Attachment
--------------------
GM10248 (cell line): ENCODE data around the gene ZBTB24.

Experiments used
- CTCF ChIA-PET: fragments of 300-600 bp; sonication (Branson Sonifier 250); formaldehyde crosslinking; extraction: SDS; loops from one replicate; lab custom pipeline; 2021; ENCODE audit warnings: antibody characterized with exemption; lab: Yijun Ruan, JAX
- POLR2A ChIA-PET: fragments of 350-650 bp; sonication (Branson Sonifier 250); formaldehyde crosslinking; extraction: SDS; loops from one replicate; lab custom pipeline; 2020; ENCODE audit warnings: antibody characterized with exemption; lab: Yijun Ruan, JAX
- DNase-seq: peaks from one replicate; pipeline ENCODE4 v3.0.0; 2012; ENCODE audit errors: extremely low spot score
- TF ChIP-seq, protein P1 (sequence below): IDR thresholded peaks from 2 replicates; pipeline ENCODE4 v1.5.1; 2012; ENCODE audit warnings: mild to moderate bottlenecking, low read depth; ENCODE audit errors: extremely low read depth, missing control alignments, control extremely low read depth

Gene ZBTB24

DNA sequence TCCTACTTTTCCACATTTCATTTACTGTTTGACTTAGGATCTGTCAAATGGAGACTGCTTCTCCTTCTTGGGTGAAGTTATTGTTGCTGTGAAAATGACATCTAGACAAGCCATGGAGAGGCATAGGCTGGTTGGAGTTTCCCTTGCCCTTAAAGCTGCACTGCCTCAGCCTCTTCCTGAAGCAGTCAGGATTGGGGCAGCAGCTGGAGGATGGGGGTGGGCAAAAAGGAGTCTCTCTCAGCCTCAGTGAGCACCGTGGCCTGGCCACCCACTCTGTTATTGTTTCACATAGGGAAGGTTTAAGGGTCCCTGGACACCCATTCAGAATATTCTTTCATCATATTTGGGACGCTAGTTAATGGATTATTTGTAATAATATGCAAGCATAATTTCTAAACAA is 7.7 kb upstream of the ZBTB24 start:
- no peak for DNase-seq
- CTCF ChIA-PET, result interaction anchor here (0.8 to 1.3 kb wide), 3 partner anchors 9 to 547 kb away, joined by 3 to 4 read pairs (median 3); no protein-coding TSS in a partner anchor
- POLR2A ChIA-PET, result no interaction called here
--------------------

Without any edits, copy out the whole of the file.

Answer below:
GM10248 (cell line): ENCODE data around the gene ZBTB24.

Experiments used
- CTCF ChIA-PET: fragments of 300-600 bp; sonication (Branson Sonifier 250); formaldehyde crosslinking; extraction: SDS; loops from one replicate; lab custom pipeline; 2021; ENCODE audit warnings: antibody characterized with exemption; lab: Yijun Ruan, JAX
- POLR2A ChIA-PET: fragments of 350-650 bp; sonication (Branson Sonifier 250); formaldehyde crosslinking; extraction: SDS; loops from one replicate; lab custom pipeline; 2020; ENCODE audit warnings: antibody characterized with exemption; lab: Yijun Ruan, JAX
- DNase-seq: peaks from one replicate; pipeline ENCODE4 v3.0.0; 2012; ENCODE audit errors: extremely low spot score
- TF ChIP-seq, protein P1 (sequence below): IDR thresholded peaks from 2 replicates; pipeline ENCODE4 v1.5.1; 2012; ENCODE audit warnings: mild to moderate bottlenecking, low read depth; ENCODE audit errors: extremely low read depth, missing control alignments, control extremely low read depth

Gene ZBTB24

DNA sequence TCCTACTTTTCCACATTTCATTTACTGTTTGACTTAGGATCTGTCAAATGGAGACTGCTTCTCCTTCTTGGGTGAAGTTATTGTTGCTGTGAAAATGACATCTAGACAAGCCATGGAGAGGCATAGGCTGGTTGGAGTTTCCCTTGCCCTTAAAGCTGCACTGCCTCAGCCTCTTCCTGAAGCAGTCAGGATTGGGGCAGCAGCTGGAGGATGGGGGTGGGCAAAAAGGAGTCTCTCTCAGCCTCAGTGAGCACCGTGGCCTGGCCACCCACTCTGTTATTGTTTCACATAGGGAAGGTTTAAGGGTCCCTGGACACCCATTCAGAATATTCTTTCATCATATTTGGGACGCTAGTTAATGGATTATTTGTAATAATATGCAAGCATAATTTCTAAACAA is 7.7 kb upstream of the ZBTB24 start:
- no peak for DNase-seq
- CTCF ChIA-PET, result interaction anchor here (0.8 to 1.3 kb wide), 3 partner anchors 9 to 547 kb away, joined by 3 to 4 read pairs (median 3); no protein-coding TSS in a partner anchor
- POLR2A ChIA-PET, result no interaction called here